The claimants included allegations that there were misrepresentations about both past and future manipulation of LIBOR. As to past manipulation, it may be challenging for the claimants to show that they relied on this representation and were induced by it to enter into the contract, as it did not directly affect payments to be made under the contracts. As to future manipulation, technically this is an expression of opinion, not fact. Excluding certain special cases, for an opinion to constitute a misrepresentation, the representor must not honestly hold that opinion. In other words, it must be made fraudulently.
Accordingly, the claimants in these cases allege not only that the misrepresentations were false, but that they were fraudulent. In particular, they allege that each bank represented that it did not intend to manipulate LIBOR when it did have that intention.
Furthermore, fraud is not only relevant to show that a statement that LIBOR would not be fixed in the future was a misrepresentation. It also limits the judicial discretion not to award rescission, prevents any exclusion clause from limiting liability, and lowers the burden for showing that the representation induced the claimant to enter into the contract.
This aspect of these cases will depend on a detailed analysis of exactly what each bank did in relation to LIBOR and what it knew about what it and other banks were doing. This in turn raises questions as to the attribution of knowledge of individual employees of the bank to the bank itself. It is likely that the individual bank employee who (allegedly) made the implied representation that LIBOR was not being manipulated was not the same person who it is alleged was actually manipulating LIBOR – fraud requires attributing both the representation and the knowledge simultaneously to the bank, in order to find dishonesty.
Any finding of fraud (or absence of fraud) will be relevant to any other case involving that bank at that particular time. A finding that limits attribution of knowledge could be applicable to other banks and many fact situations.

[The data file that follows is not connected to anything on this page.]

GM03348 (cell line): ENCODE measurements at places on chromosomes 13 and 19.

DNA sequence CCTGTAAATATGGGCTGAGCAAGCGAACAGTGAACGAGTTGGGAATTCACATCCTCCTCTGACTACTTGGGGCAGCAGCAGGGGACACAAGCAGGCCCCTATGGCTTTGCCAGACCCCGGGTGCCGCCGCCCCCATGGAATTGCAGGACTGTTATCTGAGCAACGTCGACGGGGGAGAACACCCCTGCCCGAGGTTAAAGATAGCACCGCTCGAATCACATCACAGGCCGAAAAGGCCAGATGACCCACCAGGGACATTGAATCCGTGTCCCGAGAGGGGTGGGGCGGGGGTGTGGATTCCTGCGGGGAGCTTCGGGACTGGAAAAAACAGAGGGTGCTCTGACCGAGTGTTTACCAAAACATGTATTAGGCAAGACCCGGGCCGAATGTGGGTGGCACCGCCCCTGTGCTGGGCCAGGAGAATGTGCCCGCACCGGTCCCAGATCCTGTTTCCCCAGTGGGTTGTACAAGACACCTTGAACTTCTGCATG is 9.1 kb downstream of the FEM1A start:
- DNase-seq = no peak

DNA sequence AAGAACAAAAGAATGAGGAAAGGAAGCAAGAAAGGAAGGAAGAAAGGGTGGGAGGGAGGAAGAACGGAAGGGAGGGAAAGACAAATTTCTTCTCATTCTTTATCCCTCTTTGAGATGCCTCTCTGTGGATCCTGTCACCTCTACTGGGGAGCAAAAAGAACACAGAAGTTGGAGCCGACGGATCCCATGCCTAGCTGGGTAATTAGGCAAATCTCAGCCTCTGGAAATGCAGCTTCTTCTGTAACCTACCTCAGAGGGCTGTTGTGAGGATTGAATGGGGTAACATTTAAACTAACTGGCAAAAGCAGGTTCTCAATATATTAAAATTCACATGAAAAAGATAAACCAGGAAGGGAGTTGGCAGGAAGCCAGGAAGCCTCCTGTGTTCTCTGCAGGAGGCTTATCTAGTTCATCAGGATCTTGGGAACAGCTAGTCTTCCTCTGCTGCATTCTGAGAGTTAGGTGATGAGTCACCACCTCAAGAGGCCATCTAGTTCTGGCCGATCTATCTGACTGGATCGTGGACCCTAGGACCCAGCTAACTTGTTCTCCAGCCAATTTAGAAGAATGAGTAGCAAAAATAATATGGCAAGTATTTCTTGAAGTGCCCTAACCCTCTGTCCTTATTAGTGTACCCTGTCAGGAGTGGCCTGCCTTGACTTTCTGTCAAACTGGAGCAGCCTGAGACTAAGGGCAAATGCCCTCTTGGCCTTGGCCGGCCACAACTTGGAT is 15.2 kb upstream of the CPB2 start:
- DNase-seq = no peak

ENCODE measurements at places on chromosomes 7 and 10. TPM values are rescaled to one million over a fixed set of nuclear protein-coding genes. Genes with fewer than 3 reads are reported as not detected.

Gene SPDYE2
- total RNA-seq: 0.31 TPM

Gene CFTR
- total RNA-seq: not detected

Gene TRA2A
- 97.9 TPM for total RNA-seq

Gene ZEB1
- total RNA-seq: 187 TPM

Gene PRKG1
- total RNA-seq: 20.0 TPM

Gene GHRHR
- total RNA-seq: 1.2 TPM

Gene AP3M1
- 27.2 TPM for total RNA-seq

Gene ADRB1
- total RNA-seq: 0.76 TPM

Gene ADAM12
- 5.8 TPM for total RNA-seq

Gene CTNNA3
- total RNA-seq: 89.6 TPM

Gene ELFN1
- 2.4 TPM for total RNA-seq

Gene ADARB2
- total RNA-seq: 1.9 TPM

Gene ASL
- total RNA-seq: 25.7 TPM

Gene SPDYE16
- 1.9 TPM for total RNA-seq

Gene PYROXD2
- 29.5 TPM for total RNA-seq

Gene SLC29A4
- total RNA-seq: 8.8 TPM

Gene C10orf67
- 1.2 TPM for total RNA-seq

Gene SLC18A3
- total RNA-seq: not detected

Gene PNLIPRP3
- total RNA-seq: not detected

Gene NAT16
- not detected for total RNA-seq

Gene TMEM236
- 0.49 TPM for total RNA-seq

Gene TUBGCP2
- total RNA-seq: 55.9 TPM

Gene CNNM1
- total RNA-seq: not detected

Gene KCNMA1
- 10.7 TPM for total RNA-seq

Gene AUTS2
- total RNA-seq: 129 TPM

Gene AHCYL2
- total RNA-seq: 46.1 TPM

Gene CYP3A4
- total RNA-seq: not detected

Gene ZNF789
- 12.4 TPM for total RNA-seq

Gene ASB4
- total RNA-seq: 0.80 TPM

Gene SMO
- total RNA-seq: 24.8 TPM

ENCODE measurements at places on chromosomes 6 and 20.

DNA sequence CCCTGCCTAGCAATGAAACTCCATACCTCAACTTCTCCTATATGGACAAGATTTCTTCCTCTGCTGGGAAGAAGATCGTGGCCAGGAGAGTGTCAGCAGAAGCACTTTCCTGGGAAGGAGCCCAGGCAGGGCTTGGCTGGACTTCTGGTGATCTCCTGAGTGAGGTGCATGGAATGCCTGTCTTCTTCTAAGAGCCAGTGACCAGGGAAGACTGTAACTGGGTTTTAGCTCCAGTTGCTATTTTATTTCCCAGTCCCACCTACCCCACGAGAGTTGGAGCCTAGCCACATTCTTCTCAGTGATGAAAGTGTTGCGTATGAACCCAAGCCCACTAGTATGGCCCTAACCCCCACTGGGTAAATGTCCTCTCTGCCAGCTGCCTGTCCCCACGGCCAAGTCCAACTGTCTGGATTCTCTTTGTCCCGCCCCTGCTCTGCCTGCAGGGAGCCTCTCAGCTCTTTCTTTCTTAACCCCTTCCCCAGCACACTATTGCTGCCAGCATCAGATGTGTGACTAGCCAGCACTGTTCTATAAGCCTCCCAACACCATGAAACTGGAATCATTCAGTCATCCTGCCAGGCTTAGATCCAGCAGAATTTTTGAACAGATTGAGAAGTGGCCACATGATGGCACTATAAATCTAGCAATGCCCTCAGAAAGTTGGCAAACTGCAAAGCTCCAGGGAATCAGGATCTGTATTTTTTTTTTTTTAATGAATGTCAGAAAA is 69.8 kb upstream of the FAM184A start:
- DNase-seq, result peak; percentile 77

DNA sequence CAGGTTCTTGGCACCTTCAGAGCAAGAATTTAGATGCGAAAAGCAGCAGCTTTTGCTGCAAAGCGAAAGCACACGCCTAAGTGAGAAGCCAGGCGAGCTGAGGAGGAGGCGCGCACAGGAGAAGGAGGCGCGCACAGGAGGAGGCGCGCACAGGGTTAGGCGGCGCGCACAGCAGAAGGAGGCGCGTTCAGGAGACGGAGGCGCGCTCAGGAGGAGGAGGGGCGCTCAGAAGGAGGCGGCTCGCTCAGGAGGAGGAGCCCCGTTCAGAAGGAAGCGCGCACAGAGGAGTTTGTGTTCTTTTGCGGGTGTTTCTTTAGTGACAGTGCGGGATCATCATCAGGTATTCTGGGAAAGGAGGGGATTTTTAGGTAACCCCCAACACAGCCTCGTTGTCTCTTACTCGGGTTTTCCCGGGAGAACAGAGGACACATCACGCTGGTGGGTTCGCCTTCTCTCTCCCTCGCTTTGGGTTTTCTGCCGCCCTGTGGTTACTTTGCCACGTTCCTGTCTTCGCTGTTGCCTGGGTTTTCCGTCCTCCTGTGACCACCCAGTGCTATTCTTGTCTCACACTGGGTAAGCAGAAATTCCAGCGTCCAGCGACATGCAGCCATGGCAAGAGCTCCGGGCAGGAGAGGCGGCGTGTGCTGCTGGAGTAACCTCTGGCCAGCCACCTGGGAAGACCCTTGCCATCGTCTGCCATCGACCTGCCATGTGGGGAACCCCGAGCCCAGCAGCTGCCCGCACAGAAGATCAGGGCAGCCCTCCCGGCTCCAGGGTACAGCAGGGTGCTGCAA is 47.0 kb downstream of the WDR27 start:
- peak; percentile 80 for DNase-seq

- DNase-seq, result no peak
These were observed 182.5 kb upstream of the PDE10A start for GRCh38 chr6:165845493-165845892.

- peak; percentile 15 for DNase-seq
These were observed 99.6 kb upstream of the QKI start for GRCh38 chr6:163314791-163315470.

This is the joker in the pack. A claim to rescind the contract is available even if the misrepresentation is not fraudulent. Such a claim avoids any issues as to whether the misrepresentation caused the loss and, if so, how much loss is attributable to the misrepresentation. However, the remedy is subject to various established bars and, where the misrepresentation is not fraudulent, a wide judicial discretion.
Rescission would allow claimants to unwind the contract and reverse all payments made under it, even where the contract has been fully performed. Clearly, the amounts payable may have no connection with the misrepresentation itself or its consequences.
Although these consequences indicate that rescission may not be the appropriate remedy, whether a judge grants rescission for a non-fraudulent misrepresentation will depend on the particular merits of the claim. Any precedent on this issue is unlikely to provide guidance in other cases.
If there are no special features of the pre-contractual negotiations, then these cases may provide guidance as to whether banks will be held to have made implied representations as to the manipulation of LIBOR. Also, any finding of that knowledge as to LIBOR manipulation of a bank employee could be attributed to its employer may definitively resolve this issue for that bank. And legal guidance on attribution of knowledge may help to determine exactly what other banks must prove to avoid liability. If banks lose on these points, and especially if the judge grants rescission, the market can expect an avalanche of LIBORrelated claims to follow, with success in each depending on its particular facts.
On 7 April 2014, Barclays announced that it had settled its dispute with Graiseley Properties. It is reported that, in return for Graiseley dropping its claim against Barclays, the bank restructured the £70 million that Graiseley owed under the contested interest rate swap.